Playing first base requires a lot of concentration — which can be difficult when you’ve just heard life-changing news. That’s what happened to Drew Nishikawa during one eventful high school baseball game in 2019.

“My parents had checked my email and were texting me during the game, saying, ‘Oh my God, you just got into UCLA!’” he said.

Nishikawa’s brother, Jaret, was a UCLA junior at the time, and the news meant Drew would be able to follow in his sibling’s footsteps. “Right after the game, Jaret texted and called me — he was excited to show me around campus.”

The news was especially meaningful to Nishikawa because his journey to UCLA came with some unique challenges. Born with Poland syndrome, which left him with a smaller right hand and a missing right pectoral muscle, the right-handed Nishikawa had to grow up adjusting to life as a lefty. Although he adapted and even became a talented baseball player, he was also diagnosed with dyslexia, which made timed tests particularly challenging.

“I always had this idea that I would need to go to a smaller private school because I have a disability and learning took more time and effort for me,” he said. “Plus, I knew how hard UCLA can be in general. But once I got in, I knew I wanted to go — how could I turn down a place like this?”

Due in part to his innate empathy and lived experience, Nishikawa was drawn to psychology as a major, and he decided to join UCLA’s Special Olympics club as a coach.

“I really liked working with people with disabilities, and just showing them that, ‘Hey, I have a disability as well. If I can do it, you can do it,’” he said.

His work with Special Olympics ultimately encouraged him to add a minor in disability studies to his curriculum. In addition to providing him with his favorite academic assignment at UCLA — writing a 20-page paper on learning disabilities, which meant a lot to him personally — the minor led to Nishikawa to one of his most meaningful life experiences overall: an internship at KidAbilities, an occupational therapy service for children and teens.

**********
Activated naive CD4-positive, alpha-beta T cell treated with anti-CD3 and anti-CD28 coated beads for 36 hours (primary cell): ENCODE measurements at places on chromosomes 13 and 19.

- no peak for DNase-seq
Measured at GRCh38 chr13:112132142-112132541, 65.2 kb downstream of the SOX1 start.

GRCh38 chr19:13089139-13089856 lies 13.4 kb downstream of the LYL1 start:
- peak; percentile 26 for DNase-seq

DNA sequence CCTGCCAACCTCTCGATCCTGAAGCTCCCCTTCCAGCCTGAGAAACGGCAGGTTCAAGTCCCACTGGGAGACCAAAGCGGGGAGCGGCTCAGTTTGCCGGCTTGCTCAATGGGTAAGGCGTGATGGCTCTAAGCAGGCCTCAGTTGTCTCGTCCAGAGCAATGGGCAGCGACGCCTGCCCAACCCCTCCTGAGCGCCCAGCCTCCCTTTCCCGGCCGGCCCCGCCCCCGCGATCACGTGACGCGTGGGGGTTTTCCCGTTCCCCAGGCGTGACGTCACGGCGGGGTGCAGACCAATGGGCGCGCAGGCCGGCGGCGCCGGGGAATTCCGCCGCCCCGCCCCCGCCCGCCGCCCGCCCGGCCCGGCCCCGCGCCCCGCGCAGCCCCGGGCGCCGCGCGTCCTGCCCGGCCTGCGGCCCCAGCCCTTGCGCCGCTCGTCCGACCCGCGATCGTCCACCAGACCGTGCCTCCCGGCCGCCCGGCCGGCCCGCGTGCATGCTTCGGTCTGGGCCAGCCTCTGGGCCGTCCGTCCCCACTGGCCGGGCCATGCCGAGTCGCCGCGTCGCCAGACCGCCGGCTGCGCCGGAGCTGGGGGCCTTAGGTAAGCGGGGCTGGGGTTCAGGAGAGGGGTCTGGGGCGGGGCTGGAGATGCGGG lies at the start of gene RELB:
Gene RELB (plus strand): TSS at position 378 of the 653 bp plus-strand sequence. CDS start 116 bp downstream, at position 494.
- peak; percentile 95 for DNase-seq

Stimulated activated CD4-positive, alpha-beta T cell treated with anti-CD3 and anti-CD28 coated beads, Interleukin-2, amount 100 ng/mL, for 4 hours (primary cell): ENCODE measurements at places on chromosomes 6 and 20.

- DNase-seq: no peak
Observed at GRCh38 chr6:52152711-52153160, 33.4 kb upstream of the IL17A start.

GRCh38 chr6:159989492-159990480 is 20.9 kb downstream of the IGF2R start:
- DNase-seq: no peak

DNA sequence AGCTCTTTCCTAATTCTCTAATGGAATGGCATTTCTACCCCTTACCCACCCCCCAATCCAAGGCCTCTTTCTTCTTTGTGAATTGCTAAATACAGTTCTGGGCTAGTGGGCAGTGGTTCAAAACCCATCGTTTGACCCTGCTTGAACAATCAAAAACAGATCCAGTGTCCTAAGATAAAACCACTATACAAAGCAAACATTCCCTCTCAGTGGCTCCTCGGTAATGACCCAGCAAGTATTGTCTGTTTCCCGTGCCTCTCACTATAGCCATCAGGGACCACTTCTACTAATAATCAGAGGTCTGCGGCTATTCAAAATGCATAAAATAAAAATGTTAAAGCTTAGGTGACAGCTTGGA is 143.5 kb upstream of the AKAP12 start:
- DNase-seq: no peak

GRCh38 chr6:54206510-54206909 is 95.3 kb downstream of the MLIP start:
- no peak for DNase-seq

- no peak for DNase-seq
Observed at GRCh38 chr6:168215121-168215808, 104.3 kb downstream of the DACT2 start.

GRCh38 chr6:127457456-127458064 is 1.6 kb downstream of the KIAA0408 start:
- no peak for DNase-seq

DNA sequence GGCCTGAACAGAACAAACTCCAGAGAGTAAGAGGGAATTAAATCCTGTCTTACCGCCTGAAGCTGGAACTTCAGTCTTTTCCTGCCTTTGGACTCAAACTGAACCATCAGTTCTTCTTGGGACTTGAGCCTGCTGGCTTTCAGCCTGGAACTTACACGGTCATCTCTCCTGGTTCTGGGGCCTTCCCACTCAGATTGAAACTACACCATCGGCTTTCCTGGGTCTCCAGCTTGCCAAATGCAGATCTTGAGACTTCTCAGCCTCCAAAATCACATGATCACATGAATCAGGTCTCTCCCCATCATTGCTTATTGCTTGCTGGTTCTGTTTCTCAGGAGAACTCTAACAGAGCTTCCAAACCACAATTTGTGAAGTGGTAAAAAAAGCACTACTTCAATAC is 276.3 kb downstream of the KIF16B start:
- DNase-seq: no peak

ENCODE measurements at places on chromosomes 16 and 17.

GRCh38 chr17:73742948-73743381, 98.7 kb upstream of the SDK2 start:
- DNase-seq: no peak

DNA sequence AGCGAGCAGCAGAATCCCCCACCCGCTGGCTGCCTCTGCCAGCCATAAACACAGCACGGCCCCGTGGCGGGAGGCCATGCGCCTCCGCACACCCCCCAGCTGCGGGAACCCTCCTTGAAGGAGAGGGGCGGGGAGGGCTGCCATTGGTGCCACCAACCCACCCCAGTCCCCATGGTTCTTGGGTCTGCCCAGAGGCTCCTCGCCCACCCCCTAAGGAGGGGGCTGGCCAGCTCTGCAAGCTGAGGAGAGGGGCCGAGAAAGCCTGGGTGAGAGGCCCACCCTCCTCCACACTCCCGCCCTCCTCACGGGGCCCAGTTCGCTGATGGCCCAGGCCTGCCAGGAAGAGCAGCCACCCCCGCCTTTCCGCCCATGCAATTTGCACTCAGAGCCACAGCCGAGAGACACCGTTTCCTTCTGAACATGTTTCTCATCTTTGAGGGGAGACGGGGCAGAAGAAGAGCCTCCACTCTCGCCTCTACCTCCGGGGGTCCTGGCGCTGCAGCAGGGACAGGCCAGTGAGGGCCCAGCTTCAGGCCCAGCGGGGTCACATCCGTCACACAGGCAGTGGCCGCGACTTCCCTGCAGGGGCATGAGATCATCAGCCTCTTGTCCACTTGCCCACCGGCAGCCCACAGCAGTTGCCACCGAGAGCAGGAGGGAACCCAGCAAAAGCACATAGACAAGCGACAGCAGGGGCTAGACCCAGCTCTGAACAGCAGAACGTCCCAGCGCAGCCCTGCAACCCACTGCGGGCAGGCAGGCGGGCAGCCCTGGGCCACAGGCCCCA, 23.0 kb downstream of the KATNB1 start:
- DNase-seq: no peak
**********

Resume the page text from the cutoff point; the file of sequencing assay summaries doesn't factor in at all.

“I’ve mostly been working with the same group of 5- to 7-year-olds since I started, doing a lot of swings, obstacle courses, puzzles and scavenger hunts,” he said. “We’ve really gotten close — at a recent visit the kids were even fighting over who I got to watch during the group session. They talk about how I’ve helped them, but in reality they have helped me gain much more.”

Jennifer Nishikawa
Attending UCLA meant Drew Nishikawa (left) could follow in the footsteps of his brother, Jaret. The two met regularly for lunch during Drew’s freshman year, when Jaret was a senior..

So inspired was Nishikawa by the internship that he now plans to pursue a career in occupational therapy. But for the time being, as he prepares to graduate, the fact that he is about to join his brother as a UCLA alumnus holds extra meaning for Nishikawa.

“It’s super awesome to know that this connects me and my brother in another way for life,” Nishikawa said. “He was a senior when I was a freshman, and we made it a weekly thing during our year here together to get dinner and hang out at Bruin Plate. It brought us closer to have that year together.”

Nishikawa isn’t yet sure yet how he will celebrate his graduation, but because Jaret’s graduation took place during the first year of the COVID-19 pandemic, a family trip might be in order. And as he looks back at the past four years, Drew Nishikawa hopes that future Bruins with disabilities will take heart from his example.

“I was nervous and even scared about applying and then actually coming to UCLA, but that feeling of doing it is unbeatable,” he said. “We all have different abilities, but you have to be confident that you have something unique to offer.”